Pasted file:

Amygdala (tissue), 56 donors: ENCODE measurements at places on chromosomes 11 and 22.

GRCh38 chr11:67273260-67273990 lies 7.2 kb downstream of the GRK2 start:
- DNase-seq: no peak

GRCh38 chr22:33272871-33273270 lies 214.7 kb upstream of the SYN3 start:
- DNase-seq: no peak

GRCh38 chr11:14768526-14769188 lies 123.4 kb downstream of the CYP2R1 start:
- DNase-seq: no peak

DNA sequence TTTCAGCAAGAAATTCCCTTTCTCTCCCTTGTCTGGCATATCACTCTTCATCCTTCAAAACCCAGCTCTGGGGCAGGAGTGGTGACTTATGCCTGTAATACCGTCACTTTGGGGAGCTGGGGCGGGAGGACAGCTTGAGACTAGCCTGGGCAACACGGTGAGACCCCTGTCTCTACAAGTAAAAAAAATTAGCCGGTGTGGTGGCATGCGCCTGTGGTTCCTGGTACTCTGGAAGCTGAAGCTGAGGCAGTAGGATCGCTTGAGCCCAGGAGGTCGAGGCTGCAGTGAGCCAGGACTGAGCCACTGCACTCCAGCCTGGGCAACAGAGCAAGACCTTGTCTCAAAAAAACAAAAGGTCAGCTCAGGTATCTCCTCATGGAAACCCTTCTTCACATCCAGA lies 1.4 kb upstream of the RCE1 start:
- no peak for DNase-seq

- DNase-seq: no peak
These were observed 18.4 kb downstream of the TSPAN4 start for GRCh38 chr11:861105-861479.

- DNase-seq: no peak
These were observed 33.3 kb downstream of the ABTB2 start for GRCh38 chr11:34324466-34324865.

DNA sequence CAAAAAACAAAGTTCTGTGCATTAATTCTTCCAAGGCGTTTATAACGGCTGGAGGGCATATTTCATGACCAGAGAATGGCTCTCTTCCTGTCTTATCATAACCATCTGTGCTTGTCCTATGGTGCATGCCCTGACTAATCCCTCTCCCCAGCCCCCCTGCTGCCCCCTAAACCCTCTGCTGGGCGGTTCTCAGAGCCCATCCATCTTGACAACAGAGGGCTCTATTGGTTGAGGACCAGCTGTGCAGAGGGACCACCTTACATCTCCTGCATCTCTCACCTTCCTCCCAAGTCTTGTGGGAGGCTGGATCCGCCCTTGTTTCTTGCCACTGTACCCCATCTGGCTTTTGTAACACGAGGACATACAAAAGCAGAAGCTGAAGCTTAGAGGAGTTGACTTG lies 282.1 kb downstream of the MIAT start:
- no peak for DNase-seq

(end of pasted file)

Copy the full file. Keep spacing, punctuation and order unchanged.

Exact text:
Amygdala (tissue), 56 donors: ENCODE measurements at places on chromosomes 11 and 22.

GRCh38 chr11:67273260-67273990 lies 7.2 kb downstream of the GRK2 start:
- DNase-seq: no peak

GRCh38 chr22:33272871-33273270 lies 214.7 kb upstream of the SYN3 start:
- DNase-seq: no peak

GRCh38 chr11:14768526-14769188 lies 123.4 kb downstream of the CYP2R1 start:
- DNase-seq: no peak

DNA sequence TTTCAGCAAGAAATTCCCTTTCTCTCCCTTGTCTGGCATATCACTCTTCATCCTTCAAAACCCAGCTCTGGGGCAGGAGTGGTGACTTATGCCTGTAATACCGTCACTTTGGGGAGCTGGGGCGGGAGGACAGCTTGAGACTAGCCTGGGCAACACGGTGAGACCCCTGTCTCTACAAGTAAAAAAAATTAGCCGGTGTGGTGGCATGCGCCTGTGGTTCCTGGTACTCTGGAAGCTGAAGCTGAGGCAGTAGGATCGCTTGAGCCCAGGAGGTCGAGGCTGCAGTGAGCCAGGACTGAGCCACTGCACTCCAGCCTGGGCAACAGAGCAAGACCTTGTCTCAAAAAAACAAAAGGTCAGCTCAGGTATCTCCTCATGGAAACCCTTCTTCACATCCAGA lies 1.4 kb upstream of the RCE1 start:
- no peak for DNase-seq

- DNase-seq: no peak
These were observed 18.4 kb downstream of the TSPAN4 start for GRCh38 chr11:861105-861479.

- DNase-seq: no peak
These were observed 33.3 kb downstream of the ABTB2 start for GRCh38 chr11:34324466-34324865.

DNA sequence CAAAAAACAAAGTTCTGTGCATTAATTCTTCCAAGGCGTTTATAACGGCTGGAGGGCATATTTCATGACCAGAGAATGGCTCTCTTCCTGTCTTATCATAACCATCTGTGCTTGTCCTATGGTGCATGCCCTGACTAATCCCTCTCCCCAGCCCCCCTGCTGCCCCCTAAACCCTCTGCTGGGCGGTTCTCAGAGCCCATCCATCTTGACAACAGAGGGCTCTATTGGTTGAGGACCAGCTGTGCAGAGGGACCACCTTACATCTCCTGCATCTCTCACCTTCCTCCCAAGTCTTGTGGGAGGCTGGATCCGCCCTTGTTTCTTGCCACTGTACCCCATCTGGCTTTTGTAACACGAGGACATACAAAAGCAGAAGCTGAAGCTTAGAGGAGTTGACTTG lies 282.1 kb downstream of the MIAT start:
- no peak for DNase-seq